It’s not too late to vaccinate.
Civic Square Surgery doctor Umit Sungur said outbreaks of influenza usually hit mid-winter to early spring, but the illness had arrived earlier this year.
There were 63 laboratory-confirmed cases on influenza during June. This was higher than the five-year average of 39 notifications. From January 1 until June 30, about 238 cases were confirmed in Tasmania this year.
Every four to five years a new virus popped up, which more people were susceptible to, he said.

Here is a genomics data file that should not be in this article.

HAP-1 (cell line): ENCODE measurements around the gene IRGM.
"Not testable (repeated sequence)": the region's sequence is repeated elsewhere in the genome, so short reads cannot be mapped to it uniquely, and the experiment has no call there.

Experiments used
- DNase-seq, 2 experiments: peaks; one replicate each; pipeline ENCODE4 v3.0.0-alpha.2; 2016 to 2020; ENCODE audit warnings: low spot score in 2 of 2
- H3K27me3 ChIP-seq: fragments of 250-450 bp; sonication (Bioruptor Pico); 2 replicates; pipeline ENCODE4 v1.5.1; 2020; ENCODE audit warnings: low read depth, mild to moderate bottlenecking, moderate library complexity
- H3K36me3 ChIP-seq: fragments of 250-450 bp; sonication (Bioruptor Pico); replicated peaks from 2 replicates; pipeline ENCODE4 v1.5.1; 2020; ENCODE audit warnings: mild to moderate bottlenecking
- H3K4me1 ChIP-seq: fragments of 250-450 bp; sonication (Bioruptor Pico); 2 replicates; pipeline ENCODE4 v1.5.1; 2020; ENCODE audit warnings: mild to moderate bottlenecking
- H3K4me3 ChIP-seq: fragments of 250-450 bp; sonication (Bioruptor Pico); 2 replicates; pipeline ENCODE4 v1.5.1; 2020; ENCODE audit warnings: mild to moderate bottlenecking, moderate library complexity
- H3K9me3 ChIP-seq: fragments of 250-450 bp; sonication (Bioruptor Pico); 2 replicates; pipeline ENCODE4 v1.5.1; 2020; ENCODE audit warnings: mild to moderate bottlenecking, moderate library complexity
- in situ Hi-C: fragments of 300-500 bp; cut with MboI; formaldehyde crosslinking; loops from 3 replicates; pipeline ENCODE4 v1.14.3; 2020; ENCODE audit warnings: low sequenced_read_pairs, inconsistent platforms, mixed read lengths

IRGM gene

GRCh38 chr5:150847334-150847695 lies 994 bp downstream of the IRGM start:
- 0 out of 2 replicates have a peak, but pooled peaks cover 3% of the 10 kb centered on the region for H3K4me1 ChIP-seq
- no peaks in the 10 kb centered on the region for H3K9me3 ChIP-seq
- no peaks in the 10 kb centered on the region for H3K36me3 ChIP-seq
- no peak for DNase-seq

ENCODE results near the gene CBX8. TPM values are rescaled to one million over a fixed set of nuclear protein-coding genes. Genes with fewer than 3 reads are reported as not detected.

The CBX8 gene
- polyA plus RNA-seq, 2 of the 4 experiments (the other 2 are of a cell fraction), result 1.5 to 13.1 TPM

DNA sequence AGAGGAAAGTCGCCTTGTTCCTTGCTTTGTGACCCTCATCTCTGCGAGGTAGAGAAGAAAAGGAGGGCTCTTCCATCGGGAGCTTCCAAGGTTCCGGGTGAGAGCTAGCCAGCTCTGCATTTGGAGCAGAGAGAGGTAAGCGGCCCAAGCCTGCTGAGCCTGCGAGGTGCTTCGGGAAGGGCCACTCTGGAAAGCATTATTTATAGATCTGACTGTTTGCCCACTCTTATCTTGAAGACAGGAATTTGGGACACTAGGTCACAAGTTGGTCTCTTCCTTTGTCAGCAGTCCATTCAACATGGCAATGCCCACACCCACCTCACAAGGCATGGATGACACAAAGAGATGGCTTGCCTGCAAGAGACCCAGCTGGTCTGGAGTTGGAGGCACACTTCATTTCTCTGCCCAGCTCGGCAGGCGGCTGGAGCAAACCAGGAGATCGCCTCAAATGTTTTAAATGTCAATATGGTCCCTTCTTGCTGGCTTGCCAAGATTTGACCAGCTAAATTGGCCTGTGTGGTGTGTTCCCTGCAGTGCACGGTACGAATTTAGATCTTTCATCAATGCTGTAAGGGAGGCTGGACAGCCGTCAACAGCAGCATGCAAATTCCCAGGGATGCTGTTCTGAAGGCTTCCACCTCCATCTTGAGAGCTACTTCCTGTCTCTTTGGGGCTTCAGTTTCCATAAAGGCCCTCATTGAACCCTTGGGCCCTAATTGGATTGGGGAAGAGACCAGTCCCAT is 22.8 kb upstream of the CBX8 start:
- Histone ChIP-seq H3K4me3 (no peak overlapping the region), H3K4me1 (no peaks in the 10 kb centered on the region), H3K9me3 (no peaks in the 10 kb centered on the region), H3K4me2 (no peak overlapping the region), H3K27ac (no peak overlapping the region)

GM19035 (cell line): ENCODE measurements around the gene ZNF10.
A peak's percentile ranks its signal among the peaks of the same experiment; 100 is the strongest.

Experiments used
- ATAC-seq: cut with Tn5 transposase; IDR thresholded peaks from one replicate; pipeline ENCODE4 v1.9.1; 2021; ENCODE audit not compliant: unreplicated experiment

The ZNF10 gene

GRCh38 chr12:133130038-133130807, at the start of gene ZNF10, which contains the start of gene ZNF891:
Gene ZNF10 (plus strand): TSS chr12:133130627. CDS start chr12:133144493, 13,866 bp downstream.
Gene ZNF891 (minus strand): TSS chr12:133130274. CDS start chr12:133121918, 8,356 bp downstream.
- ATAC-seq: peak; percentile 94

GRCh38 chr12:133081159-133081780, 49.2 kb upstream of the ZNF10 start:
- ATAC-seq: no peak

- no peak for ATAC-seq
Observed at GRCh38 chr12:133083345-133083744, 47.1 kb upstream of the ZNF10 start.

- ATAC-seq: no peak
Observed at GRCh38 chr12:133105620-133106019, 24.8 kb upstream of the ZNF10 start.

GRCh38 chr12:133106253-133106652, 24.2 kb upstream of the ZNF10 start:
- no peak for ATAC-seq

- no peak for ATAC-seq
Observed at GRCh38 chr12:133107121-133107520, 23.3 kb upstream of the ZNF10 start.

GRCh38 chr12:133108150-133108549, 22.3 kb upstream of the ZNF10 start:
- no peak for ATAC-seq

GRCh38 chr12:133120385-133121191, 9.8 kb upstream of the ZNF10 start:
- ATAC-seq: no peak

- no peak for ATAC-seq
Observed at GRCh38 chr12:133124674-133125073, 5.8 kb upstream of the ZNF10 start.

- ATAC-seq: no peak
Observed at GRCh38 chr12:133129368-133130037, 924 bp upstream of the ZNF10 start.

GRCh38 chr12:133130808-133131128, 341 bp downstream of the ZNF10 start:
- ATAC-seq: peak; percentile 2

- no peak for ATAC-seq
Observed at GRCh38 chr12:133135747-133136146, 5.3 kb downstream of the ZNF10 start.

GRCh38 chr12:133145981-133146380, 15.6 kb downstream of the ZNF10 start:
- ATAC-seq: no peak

About 1500 to 3000 people die in Australia from influenza complications, including pneumonia.
This year there were age-specific vaccinations for children for influenza under the National Immunisation Program.
“We can prevent it be immunising ourselves every year,” Dr Sungur said.
He recommended people washed their hands, rested at home, drank plenty of water and had vitamin C if they had the flu. Symptoms include chills, a high fever, muscular aches and coughing.